> Skip to content

Q&A  •  18 March 2024


Georgia Harper says she ‘ruined her mum’s fantasy’

Find out why Georgia Harper’s writing routine ruined her mum’s idyllic vision of a writerly life. Plus, learn about her love for Anne Rice and her unlucky skill for attracting strangers’ stories.

What was your writing process like? Did you have a writing routine or any regular rituals?

My mum says I've ruined her fantasy of how authors write: tucked up in snug cottages chewing on the ends of their pencils while staring wistfully into the rain. Sounds amazing . . . but usually it is: wake in dark, argue with self about getting up, get up, squint at laptop until there are at least a thousand new words on screen, and then jump into life so vigorously that I forget about writing until the next day. Coffee is the lure and the reward.

How did you first come up with the idea for the book?

The central concept for What I Would Do to You came when I started asking myself what I would be capable of if someone did something terrible to someone I loved.

If you could have dinner with any fictional character, who would it be and why?

Right now – and perhaps because I'm not especially hungry – I'd choose Nick and Amy from Gone Girl because I want to know if the plan is reconciliation or revenge. And whether they startle whenever there's a noise in the house. Separate dinners, obviously.

 If you were a character in a novel, what would be your signature quirk or catchphrase?

I'd be a wild old woman in a lavender nightie who climbs out the window of her nursing home every night – cigarette in mouth, oxygen tank in tow – to claim the night.

What fictional world would you want to live in, and how would you survive or thrive there?

When I was thirteen, I found a dusty 1976 first edition of Anne Rice's Interview with a Vampire in a second-hand-book store. I'd read it under my school desk and yearn for a world that paired sensory ecstasy with an ennui born of centuries-old existence. 

In reality, the moral quandary of vampire life would see me snacking on road-kill, which is not especially romantic, and shatters the fantasy of being some 19th-century dark, Parisian queen. Then I found the works that Anne Rice wrote with pen names and thought, Oh, I don't think I'm meant to be reading these . . .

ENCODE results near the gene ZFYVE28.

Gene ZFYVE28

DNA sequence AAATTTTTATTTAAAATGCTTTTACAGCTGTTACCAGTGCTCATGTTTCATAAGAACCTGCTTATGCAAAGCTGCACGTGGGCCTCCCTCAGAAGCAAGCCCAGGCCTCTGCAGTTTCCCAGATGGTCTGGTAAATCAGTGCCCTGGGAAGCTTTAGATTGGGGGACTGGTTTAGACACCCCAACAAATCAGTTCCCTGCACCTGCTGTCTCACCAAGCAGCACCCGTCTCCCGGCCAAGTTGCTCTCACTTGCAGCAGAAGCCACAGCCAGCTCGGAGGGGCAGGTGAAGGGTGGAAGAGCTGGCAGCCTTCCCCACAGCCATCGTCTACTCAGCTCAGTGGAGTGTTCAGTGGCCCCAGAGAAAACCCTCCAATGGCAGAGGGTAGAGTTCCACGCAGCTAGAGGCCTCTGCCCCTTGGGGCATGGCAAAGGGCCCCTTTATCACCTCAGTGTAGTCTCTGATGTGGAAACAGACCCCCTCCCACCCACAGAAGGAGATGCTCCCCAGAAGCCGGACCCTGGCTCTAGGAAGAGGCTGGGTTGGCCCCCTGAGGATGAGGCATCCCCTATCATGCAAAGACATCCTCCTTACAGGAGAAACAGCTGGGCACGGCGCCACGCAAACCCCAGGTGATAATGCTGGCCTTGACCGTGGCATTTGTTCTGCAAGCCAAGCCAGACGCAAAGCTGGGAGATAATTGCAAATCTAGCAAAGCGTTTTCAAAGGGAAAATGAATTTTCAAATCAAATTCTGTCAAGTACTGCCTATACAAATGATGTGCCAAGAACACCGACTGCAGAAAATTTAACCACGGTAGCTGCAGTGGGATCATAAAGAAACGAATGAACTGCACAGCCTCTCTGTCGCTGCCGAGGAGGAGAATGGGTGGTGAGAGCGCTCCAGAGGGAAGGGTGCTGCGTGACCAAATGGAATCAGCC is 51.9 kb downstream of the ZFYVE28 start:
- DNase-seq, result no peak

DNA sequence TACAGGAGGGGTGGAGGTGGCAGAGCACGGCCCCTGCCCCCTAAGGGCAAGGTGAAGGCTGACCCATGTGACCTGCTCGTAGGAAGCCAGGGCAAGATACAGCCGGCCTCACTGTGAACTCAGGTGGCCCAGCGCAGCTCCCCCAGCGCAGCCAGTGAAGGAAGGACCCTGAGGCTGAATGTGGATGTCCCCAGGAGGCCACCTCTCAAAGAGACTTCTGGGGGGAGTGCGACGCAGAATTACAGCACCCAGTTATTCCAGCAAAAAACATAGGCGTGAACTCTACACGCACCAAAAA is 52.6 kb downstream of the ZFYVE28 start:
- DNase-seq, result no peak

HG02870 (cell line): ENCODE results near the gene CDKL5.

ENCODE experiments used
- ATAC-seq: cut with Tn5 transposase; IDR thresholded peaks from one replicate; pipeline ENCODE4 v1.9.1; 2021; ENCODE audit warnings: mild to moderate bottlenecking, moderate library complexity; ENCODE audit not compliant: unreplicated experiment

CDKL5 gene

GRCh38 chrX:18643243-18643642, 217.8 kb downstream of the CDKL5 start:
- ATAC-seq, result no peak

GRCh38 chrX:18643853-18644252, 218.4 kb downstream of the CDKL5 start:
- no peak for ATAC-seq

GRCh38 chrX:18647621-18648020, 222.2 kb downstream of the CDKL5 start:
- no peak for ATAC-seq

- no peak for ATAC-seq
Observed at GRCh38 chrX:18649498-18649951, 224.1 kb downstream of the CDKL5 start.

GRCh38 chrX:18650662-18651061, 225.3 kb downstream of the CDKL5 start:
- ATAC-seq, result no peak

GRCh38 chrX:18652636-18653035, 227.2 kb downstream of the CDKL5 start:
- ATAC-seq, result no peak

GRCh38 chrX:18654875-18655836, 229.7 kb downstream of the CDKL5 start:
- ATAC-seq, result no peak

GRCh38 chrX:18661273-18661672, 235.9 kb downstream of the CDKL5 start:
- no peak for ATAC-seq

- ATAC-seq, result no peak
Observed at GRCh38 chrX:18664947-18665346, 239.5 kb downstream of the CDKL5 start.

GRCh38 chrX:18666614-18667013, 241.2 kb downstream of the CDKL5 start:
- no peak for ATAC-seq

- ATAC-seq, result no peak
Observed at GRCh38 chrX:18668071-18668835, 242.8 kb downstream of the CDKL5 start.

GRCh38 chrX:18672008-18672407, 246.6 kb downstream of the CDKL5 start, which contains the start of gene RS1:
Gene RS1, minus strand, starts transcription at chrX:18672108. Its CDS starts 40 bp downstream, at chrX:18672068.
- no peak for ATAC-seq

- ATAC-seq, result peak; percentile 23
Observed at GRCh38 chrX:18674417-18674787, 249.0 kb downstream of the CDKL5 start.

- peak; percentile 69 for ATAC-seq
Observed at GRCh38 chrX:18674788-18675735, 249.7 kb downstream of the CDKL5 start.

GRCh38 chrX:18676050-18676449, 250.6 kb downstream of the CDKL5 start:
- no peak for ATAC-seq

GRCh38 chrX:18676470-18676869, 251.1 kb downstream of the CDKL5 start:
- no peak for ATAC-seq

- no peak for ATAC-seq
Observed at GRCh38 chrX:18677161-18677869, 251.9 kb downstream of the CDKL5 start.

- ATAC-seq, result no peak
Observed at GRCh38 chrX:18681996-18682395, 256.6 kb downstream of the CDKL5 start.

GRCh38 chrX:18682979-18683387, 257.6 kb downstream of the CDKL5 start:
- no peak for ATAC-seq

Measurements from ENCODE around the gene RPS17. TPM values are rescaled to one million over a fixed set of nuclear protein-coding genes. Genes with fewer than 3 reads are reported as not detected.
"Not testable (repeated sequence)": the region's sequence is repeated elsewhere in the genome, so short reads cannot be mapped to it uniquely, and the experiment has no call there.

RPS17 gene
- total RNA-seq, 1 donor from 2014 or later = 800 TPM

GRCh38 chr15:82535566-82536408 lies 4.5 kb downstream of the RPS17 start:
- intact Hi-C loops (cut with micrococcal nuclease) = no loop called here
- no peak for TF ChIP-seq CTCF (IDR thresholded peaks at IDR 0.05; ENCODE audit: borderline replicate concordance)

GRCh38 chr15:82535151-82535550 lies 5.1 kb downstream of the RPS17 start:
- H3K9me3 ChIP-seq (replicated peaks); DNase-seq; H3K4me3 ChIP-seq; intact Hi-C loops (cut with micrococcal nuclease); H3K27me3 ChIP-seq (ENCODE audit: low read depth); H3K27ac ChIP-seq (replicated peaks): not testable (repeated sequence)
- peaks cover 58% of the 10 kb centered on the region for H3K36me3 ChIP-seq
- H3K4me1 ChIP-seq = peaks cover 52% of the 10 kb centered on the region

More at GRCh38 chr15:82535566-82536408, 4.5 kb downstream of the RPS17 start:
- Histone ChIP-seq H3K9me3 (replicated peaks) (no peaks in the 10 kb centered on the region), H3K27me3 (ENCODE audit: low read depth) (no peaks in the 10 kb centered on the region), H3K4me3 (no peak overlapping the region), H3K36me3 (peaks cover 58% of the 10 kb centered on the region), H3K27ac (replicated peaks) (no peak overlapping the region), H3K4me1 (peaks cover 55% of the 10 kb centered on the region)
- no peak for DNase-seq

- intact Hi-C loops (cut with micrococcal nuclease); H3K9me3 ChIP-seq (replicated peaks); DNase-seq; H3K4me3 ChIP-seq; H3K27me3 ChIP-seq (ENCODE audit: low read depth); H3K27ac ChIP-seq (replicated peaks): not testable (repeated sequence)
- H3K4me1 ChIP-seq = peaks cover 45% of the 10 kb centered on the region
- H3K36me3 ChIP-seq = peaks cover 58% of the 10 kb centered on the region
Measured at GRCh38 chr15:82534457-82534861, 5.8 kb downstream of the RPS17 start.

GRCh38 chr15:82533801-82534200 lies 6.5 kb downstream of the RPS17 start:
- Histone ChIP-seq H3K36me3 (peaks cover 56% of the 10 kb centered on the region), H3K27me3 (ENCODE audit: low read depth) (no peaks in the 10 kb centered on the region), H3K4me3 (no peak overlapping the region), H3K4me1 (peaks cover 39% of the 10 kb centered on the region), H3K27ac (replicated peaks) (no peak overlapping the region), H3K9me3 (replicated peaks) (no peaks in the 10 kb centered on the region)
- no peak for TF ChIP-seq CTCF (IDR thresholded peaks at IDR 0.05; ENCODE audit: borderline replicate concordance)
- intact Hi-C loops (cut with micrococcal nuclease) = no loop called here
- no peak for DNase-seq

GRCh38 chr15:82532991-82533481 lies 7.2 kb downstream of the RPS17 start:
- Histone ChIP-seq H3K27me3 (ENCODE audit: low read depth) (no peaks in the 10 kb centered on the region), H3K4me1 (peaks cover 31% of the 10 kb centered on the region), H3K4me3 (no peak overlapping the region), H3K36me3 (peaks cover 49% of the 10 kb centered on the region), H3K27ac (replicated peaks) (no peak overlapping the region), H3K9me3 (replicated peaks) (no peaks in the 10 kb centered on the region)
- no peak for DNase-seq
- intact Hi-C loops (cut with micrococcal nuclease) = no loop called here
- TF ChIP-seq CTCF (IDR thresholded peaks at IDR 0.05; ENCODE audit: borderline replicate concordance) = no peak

What's the weirdest talent or skill you have that not many people know about?

In my personal life, I'm like a (rather unholy) priest. People just tell me stuff. Friends, baristas, cranky men at the bus stop. When it's weird or scandalous, I think, 'how delightful'. It becomes less fun when I have to help the person dial Crime Stoppers. (Woodford Folk Festival 2012, I'm looking at you.)

 What's your go-to karaoke song, and how well do you perform it?

I once dreamt that I asked Jack White from the White Stripes if I could perform their cover of 'Jolene' with them at a swim-up bar. He said no, he'd heard me sing. I've taken my hint. (Then the band sipped pina coladas in the pool without me, and I woke up quite miffed.)

 Where is your happy place and why?

In the ocean. As soon as my body is immersed in that endless expanse of water, I am alive and free. Same with galloping through the bush on a horse I'm friendly with.

Feature Title

What I Would Do to You
A compulsively readable debut novel for those who could not put down Dirt Town or Before You Knew My Name.
Read more

More features

See all
Penguin Noir is back with two events in 2024

Learn about two exciting Penguin Random House author showcases this August!

Book clubs
What I Would Do to You book club questions

A stunning, thought-provoking debut to read with your book club.

Some of the most anticipated books of 2024

From authors including Rachael Johns, Amor Towles, Leigh Bardugo and so many others!

Anna Johnston shares the real-life inspiration behind her debut novel

We caught up with Anna Johnston to learn more about The Borrowed Life of Frederick Fife, her writing process, and which fictional character she’d most like to have dinner with.

Deborah Callaghan on writing routines and fictional worlds

The Little Clothes is a clever and affectionate novel from Deborah Callaghan. We caught up with the author to hear about her writing routine, the publishing process and more.

Fun Fact: Sarah-Jane Collins wrote much of her debut novel in a bar

Sarah-Jane Collins shares how her background as a reporter inspired her to write her debut novel, Radiant Heat.

Gareth Brown shares how a yearning to travel inspired The Book of Doors

Plus find out why he’d choose to live in Middle Earth and main difference between him and Hugh Jackman.

How the characters from Abbey Lay’s Lead Us Not came to her in an imagined conversation

The debut author also shares the fictional character she’d most like to meet and why she loved Lemony Snicket’s writing as a child.

Ferdia Lennon shares the Plutarch passage that inspired Glorious Exploits

Plus, find out why he taught himself to memorise an entire deck of cards while researching for the novel.

Book clubs
Jade and Emerald book club questions

A fierce, emotional, and nostalgic novel to read with your book club.

Book clubs
The Little Clothes book club questions

A humorous, provocative and affectionate novel to read with your book club.

Book clubs
The Lyrebird Lake Ladies Choir book club questions

A lyrical, deeply moving story to read with your book club.

Looking for more Q&As?

See all Q&As